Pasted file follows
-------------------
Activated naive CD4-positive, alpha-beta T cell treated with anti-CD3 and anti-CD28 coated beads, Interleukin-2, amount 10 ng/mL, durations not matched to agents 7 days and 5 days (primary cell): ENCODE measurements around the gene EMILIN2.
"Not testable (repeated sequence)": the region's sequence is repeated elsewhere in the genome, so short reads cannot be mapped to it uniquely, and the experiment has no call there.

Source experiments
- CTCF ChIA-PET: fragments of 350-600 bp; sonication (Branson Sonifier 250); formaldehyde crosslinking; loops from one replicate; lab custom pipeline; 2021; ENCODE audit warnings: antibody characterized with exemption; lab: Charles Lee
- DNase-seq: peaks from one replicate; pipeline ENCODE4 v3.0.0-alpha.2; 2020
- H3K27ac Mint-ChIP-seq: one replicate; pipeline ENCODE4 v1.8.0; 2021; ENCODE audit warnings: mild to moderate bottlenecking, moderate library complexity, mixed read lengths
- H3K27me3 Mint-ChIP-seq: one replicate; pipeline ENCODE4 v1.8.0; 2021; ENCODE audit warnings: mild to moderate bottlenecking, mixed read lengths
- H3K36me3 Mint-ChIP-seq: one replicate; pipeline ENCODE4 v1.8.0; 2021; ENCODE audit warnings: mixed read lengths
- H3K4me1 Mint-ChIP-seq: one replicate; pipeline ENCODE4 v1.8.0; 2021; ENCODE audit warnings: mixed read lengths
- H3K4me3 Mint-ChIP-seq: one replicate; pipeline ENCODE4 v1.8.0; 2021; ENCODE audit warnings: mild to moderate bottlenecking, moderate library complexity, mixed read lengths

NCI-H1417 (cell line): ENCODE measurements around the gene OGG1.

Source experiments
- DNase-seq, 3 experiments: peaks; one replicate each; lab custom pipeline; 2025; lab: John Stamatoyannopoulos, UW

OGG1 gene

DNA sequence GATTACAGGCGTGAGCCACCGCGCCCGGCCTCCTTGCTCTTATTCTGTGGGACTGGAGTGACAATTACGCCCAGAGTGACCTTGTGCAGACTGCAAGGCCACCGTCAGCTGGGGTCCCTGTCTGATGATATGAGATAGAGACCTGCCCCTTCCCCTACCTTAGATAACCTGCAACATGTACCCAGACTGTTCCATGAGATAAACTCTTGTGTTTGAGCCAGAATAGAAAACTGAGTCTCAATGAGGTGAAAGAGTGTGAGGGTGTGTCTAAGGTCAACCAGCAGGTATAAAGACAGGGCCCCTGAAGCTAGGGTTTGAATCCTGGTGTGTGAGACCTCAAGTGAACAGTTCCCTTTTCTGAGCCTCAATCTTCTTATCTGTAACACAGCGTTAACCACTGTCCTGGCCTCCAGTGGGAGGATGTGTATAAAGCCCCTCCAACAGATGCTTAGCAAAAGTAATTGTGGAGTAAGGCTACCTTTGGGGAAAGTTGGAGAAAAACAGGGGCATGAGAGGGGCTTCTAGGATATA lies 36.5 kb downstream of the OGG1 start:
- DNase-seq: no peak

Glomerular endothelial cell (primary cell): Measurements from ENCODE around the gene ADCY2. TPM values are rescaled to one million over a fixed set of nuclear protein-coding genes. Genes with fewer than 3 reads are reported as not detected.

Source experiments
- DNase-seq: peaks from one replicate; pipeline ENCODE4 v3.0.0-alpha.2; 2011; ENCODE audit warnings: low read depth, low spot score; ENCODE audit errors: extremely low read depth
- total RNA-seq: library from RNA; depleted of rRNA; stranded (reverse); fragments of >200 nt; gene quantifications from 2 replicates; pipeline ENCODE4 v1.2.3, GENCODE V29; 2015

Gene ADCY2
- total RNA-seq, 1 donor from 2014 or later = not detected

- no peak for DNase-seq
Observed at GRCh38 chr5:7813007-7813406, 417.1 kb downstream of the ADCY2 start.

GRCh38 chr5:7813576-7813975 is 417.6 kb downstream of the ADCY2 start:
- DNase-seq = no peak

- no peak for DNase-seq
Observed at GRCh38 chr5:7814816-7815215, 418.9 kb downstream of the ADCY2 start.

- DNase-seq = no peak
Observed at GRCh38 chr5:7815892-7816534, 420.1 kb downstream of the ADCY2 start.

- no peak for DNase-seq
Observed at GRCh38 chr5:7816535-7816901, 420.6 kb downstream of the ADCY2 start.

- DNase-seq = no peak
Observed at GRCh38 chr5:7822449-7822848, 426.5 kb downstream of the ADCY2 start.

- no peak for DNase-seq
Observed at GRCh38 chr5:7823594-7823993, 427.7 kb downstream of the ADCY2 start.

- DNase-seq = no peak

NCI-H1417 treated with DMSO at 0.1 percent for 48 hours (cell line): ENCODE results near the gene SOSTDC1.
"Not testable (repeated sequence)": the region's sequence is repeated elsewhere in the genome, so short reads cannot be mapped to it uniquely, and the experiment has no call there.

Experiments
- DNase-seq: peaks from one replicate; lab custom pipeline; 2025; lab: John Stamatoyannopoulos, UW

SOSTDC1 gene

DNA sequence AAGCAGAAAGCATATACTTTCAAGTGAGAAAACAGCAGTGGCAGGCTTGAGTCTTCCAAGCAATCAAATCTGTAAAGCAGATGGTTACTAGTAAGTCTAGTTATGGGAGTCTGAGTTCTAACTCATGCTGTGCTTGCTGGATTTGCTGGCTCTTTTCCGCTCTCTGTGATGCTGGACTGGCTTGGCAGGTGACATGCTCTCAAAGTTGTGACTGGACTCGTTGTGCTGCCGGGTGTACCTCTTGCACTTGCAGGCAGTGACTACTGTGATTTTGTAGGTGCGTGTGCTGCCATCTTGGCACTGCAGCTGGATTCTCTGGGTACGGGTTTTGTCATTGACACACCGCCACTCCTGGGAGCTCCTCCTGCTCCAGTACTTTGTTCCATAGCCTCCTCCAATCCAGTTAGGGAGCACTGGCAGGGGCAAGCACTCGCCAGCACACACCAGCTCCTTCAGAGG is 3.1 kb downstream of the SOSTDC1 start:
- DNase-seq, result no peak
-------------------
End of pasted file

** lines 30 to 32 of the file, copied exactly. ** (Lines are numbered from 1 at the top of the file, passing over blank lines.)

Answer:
Observed at GRCh38 chr5:7815892-7816534, 420.1 kb downstream of the ADCY2 start.

- no peak for DNase-seq
Observed at GRCh38 chr5:7816535-7816901, 420.6 kb downstream of the ADCY2 start.